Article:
Gymkhana GRiD, one of the world’s craziest motorsport competitions is returning to South Africa this weekend. In fact, you can catch the live steam right here on Fast Car tomorrow.
So we thought we’d catch up with the most successful RWD driver in the history of Gymkhana GRiD, and the reigning RWD champion, Luke Woodham.
How is this year different for you – is another win on the cards this weekend?
Luke: “It’s kind of funny, but every year Lewis Hamilton has won an F1 championship, I’ve managed to win GRiD. So he’s done a fifth; now I’m going for a fifth! It’s got to be a good sign! I’m feeling the best I’ve ever felt. I’m in a really good place. The car is the best it has ever been; much improved from last year. We know what works and what doesn’t. All that I can do now is drive at the best of my ability and bring the best car possible. Which is what I’m doing!”
So you’re definitely thinking about a fifth consecutive win…
Luke: “Of course! Without a shadow of a doubt my aim is to go there and win. That’s like any event I compete in. I’m a competitive person – so even if it’s shopping in the supermarket, I want to be the fastest person with the trolley! It’s just in me to do that. If I win I’ll be over the moon. It’s my favourite event of the year and I’m going there to try and bring another trophy home.”
What do you think the key to your success has been?
Luke: “That’s a difficult question. I’ve got great people around me, amazing sponsors, and amazing friends who all come along to help. My whole family are massively supportive. I try to enjoy driving as well. I’m really comfortable driving at events, and it almost seems like the more pressure I’m under, the better I do. I don’t know why that is! Maybe thats the key?”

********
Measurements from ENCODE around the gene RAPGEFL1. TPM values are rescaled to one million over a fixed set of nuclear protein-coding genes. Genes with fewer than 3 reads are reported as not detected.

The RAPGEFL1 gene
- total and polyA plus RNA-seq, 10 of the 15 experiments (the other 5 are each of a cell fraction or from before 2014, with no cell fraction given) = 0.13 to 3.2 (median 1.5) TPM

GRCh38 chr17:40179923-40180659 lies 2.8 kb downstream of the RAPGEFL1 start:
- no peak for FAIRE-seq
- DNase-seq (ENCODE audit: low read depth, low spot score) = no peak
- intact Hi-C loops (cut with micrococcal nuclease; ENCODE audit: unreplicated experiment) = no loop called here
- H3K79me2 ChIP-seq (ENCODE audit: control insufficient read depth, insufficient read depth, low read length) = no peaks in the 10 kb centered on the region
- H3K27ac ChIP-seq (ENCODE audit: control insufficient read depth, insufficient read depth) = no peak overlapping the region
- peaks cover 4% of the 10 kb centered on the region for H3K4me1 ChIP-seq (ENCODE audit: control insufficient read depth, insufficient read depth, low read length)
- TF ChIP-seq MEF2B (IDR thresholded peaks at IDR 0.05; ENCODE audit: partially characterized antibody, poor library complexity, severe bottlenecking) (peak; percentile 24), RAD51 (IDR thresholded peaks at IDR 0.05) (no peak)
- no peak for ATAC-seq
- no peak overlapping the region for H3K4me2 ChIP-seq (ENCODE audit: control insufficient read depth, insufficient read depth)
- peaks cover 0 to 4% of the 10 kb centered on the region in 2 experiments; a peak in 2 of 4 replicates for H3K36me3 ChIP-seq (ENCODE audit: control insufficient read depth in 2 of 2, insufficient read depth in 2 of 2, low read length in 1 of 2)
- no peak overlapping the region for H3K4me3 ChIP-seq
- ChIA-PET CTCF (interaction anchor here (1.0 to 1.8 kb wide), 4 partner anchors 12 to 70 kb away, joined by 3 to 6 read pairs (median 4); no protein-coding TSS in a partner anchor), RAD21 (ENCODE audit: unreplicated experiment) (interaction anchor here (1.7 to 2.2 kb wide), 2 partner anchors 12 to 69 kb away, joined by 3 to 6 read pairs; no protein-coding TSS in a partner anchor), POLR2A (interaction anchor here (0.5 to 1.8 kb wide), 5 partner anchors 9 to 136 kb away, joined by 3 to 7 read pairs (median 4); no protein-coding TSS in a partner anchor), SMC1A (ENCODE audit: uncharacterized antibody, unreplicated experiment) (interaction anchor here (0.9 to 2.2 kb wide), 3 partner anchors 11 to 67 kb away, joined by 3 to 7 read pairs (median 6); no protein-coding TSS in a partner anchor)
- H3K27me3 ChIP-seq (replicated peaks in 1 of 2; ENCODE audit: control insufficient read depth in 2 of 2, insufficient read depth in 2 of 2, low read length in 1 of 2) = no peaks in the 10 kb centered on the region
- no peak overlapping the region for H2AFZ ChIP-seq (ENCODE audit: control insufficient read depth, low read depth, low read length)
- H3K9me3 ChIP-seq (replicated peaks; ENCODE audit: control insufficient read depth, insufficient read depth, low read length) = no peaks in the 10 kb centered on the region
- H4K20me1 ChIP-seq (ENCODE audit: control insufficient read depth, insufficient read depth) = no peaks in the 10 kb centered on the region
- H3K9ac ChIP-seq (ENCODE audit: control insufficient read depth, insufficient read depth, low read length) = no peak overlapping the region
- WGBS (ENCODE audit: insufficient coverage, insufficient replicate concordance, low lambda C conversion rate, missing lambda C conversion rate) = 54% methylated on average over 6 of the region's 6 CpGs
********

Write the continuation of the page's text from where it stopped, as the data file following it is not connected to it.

What can you tell us about the updates to your car?
Luke: “I’m running a new chassis, that has been completely stripped down with a full weld in cage – it’s pretty trick! The seating position and mounting points for components in the car are lower for better weight distribution. Based on what we learnt last year, we have improved the cooling system on the car a lot too. The colder and denser the air we can get through the intercooler and radiator the better obviously. I’ve taken a lot of advice from Petter Solberg – he looked at the car with me and gave me some incredible insight on what I should change and tweak. I have basically the same intercooler arrangement as Petter runs in World RX. We know that the air is going to be thin in Johannesburg, so we took that into consideration even more this time. My engine mapper is on hand over the weekend remotely, so at any time we can plug a laptop into the car and he’ll be able to log in and see what we are doing. There are a few little tweaks…”
What about preparations for yourself as a driver; physically and mentally…